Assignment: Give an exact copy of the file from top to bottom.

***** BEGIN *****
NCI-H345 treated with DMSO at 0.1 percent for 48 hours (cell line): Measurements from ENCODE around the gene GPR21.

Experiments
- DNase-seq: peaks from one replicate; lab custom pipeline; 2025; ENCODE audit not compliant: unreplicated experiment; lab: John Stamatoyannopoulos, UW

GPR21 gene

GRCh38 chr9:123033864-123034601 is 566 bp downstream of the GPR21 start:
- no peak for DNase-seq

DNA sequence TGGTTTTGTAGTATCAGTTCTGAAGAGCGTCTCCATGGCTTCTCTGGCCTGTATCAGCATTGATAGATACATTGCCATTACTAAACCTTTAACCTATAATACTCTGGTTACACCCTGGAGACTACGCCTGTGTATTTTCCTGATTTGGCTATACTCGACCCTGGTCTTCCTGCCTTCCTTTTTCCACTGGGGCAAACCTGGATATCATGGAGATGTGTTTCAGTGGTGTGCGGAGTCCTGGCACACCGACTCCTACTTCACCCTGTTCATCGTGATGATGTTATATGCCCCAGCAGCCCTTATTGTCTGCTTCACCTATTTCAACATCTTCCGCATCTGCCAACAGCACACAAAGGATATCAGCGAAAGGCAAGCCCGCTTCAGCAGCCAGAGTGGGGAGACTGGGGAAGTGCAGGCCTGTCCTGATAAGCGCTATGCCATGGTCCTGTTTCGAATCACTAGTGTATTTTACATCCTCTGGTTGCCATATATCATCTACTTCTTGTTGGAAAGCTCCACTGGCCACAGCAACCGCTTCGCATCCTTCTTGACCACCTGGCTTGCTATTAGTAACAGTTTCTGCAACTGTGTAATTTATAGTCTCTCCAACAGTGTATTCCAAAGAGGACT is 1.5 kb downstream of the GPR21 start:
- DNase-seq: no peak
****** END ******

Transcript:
NCI-H345 treated with DMSO at 0.1 percent for 48 hours (cell line): Measurements from ENCODE around the gene GPR21.

Experiments
- DNase-seq: peaks from one replicate; lab custom pipeline; 2025; ENCODE audit not compliant: unreplicated experiment; lab: John Stamatoyannopoulos, UW

GPR21 gene

GRCh38 chr9:123033864-123034601 is 566 bp downstream of the GPR21 start:
- no peak for DNase-seq

DNA sequence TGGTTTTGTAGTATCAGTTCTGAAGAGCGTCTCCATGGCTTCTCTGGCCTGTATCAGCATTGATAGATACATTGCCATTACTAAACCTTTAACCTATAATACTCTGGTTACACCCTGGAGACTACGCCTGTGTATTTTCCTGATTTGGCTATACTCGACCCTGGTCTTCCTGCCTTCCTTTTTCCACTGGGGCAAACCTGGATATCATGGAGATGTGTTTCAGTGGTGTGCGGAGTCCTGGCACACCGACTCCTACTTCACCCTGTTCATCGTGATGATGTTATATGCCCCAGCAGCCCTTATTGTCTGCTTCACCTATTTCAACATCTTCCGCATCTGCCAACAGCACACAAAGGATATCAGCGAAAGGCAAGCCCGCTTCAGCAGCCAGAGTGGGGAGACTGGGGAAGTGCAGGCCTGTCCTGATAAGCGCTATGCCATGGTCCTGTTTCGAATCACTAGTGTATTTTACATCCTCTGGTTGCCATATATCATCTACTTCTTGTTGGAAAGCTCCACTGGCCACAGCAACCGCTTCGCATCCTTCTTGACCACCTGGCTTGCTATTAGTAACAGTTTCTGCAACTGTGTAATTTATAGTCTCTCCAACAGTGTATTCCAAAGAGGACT is 1.5 kb downstream of the GPR21 start:
- DNase-seq: no peak